Obviously, I can not go into much detail each of the traditions, for that would require writing a whole book on the subject.  However, I will give each Tradition in it's "long form" and then give my opinion as to how the church fairs in comparison.  Again, this is not an attempt to discredit the church as an institution that does amazing good in the world, but only an exposition of possible alternatives and/or supplements that have been tried and tested by A.A. and have shown incredibly successful results.

Last but not least, we will need to define some terms that will be used in the following text.  In the sections addressing the church, we will redefine:

membership of Alcoholics Anonymous as "membership of the worldwide Church"
A.A. group as "Ecclesia Clear Lake"
group conscience as "collective voice of the congregation"
alcoholism as "oppression"
recover as "grow spiritually"  s
sobriety, recovery as "freedom"
regional committee, General Service Board, General Service Committee as "our referees"
Twelfth Step work as "mission work"


Tradition One
"Each member of Alcoholics Anonymous is but a small part of a great whole.  A.A. must continue to live or most of us will surely die.  Hence our common welfare comes first.  But individual welfare follows close afterward."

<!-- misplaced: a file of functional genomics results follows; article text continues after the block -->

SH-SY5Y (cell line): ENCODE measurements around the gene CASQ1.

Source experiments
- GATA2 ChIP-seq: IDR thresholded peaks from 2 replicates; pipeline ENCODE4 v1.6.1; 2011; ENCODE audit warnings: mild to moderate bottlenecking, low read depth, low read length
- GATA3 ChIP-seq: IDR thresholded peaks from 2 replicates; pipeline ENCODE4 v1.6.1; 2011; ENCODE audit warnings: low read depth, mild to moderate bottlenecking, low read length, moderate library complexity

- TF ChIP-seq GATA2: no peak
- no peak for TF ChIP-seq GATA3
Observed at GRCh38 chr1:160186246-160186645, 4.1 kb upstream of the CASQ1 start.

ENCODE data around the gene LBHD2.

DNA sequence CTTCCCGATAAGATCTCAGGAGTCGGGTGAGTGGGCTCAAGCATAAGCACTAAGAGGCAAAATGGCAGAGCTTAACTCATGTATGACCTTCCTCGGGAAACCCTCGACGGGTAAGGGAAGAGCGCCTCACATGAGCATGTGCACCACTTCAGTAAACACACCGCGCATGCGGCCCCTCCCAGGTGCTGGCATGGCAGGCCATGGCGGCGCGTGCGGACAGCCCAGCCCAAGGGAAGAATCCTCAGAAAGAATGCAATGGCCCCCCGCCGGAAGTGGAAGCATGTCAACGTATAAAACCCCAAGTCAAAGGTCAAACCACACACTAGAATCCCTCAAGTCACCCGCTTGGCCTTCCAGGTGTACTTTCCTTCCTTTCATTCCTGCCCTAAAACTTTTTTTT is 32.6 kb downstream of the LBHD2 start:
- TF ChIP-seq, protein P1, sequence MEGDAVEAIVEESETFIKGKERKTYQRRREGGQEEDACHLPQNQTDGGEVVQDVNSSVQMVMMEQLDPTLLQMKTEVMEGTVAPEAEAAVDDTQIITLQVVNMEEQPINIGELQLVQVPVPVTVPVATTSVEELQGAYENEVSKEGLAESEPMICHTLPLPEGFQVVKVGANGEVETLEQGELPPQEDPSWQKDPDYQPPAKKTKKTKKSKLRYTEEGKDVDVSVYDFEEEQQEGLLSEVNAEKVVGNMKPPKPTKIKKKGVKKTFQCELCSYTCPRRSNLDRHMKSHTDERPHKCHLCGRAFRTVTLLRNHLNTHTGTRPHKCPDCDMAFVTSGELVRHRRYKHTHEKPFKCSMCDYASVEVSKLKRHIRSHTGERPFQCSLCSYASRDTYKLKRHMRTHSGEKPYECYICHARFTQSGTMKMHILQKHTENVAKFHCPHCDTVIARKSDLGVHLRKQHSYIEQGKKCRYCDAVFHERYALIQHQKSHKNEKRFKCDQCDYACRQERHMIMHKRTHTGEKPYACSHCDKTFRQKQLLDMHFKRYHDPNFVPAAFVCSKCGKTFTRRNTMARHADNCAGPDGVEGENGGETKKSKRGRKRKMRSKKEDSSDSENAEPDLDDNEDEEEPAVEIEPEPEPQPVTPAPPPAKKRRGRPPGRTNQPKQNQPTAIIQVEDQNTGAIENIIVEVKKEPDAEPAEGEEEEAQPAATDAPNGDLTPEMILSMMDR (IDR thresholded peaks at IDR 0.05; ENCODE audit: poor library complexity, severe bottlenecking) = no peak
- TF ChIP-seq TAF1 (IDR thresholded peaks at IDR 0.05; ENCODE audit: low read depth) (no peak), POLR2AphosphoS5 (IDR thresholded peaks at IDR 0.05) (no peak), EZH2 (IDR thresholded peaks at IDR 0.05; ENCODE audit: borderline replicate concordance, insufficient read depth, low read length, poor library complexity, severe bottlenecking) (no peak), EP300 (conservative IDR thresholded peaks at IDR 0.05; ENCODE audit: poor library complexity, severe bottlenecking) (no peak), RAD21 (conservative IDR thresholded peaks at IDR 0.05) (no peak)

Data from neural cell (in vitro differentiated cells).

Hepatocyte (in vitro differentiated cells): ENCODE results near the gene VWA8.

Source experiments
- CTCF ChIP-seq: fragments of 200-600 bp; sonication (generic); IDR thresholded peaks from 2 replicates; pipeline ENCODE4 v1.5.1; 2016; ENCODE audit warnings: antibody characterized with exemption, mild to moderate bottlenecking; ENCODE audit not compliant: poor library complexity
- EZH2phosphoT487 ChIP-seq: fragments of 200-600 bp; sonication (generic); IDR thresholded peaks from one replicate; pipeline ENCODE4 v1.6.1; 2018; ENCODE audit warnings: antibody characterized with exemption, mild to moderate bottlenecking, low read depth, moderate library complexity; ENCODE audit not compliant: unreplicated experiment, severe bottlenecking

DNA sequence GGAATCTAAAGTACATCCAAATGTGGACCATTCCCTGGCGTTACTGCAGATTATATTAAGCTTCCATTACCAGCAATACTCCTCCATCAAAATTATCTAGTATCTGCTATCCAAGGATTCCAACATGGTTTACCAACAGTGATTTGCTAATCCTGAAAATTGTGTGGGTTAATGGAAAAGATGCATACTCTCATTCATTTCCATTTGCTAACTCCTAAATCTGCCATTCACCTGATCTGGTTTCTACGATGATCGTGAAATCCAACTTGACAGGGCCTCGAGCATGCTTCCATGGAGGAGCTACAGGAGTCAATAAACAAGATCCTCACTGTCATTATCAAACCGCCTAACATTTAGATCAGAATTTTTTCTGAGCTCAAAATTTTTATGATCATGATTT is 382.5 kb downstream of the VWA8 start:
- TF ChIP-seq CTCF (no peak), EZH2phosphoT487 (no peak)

Questions for the church:
1.  Does Ecclesia Clear Lake acknowledge that it's a small part of a great whole?  
2.  Does Ecclesia Clear Lake acknowledge that the Church must continue to live or ECL will surely die?  
3.  Does ECL place the common welfare of the Church first?
4.  Does the welfare of ECL follow closely afterward the welfare of the Church?

Tradition Two
"For our group purpose there is but one ultimate authority - a loving God as He may express Himself in our group conscience."

Questions for the church:
1.  For ECL's purpose, is a loving God our one ultimate authority? 
2.  Does a loving God express Himself through the collective voice of the congregation?  
3.  Does the congregation have a collective voice in decision-making?  

Tradition Three
"Our membership ought to include all who suffer from alcoholism.  Hence we may refuse none who wish to recover.  Nor ought A.A. membership ever depend upon money or conformity.  Any two or three alcoholics gathered together for sobriety may call themselves an A.A. group, provided that, as a group, they have no other affiliation."

Questions for the church:
1.  Does ECL membership include all who suffer from oppression?  
2.  Does ECL refuse anyone who wishes to grow spiritually?  
3.  Does ECL membership to the Church depend upon money?  
4.  Does ECL membership to the Church depend upon conformity?  
5.  Are there groups of two's and three's who are gathered together for spiritual growth within ECL?  
6.  Does ECL recognize groups of two's and three's who are gathered together for spiritual growth as churches?
7.  Does ECL have any affiliations not adherent to spiritual growth? 

Tradition 4
"With respect to its own affairs, each A.A. group should be responsible to no other authority than its own conscience.  But when its plans concern the welfare of neighboring groups also, those groups ought to be consulted.  And no group, regional committee, or individual should ever take any action that might greatly affect A.A. as a whole without conferring with the trustees of the General Service Board.  On such issues our common welfare is paramount."

Questions for the church: